Institutions value quality over quantity

SPONSORED STATEMENT

It was with great interest that Ci3 agreed to sponsor this survey of op risk eco capital attitudes within financial institutions. Within our own geographically and functionally diverse customer base, we are hearing mixed messages as to the perceived value and appetite for op risk eco capital calculation. It is obvious from this survey that there are equally mixed feelings within the general industry.

While it is excellent to see that 75% of institutions have an op risk capital strategy, it is concerning to note that not many people seem to feel that they will ever have a single number that correctly represents the operational risk capital in their business. These results have two possible causes:

1) Institutions are creating op risk capital strategies that they do not entirely believe.

2) In addition to eco capital strategies, institutions are creating qualitative reporting to support quantitative modelling that they do not entirely rely upon.

Perhaps the results to the questions concerning the methodologies for calculating op risk capital show us that number (2) is the most relevant cause. It is evident that institutions realise that there is at least as much data in qualitative form within operational risk as there is in quantitative form and that this data must be included within any overview of operational risk. In some cases qualitative data will be used to 'inform' the quantitative modelling and in others it will simply be reported alongside capital numbers.

The above-mentioned concerns with the purely quantitative operational risk capital calculation, coupled with the large number of respondents who say that the aim of this calculation is to improve overall operations and efficiency, might be a major cause of the senior management buy-in problems many op risk executives are experiencing. Many of our customers have found that business line executives relate much better to qualitative data concerning operational risks than to quantitative capital figures. When it comes to operational decisions, data concerning audit findings, customer care and risk scenarios are as relevant as past loss histories and KRIs.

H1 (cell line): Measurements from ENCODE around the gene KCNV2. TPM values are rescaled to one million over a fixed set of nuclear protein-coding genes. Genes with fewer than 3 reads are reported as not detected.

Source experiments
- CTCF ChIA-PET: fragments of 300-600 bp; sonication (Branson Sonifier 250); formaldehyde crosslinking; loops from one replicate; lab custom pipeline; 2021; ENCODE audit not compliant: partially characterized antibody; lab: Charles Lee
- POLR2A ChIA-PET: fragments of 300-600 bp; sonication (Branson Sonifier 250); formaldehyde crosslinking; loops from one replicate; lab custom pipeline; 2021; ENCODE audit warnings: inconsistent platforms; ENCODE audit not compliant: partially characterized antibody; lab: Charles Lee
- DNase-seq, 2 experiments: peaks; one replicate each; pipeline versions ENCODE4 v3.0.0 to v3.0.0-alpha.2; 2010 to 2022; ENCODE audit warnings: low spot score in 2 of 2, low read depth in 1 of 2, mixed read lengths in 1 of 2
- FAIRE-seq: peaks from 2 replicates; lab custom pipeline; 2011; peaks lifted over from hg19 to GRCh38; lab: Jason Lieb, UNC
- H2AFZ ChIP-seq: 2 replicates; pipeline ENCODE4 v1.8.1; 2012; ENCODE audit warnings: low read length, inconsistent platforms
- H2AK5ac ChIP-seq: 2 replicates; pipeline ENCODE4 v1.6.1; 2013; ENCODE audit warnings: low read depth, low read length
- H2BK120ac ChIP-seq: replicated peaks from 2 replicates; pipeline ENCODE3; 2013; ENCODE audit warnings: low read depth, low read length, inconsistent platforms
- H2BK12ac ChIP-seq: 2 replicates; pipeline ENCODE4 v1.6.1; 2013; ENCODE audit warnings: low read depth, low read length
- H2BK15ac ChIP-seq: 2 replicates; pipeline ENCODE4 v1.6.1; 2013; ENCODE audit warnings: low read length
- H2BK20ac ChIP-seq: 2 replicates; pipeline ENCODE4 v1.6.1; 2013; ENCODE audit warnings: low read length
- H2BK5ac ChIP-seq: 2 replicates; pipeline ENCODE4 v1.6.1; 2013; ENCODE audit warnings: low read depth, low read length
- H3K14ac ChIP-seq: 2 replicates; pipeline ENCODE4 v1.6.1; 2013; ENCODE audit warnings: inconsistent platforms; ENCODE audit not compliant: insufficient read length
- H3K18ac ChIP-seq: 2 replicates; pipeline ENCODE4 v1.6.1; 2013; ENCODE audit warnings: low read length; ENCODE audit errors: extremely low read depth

While we feel that capital calculation for operational risk is advancing quickly towards a state where it will be a well-accepted tool, it should never be relied upon to give a complete picture of the operational risk within a firm. It could therefore be seen as a core input to an operational risk scorecard that includes other more qualitative factors.

Lastly, given the mixed responses to the questions concerning linkage with other risk types, we suggest that some time is spent with those risk types that are more qualitative in nature (for example, strategic, reputational and IT). A lot of very good research and development efforts are under way in these disciplines that could assist operational risk executives in convincing senior management that the final enterprise risk report is not a single capital number but a single risk scorecard that includes capital numbers from those risks that lend themselves to that approach (such as market and credit) and qualitative data from other risk types.

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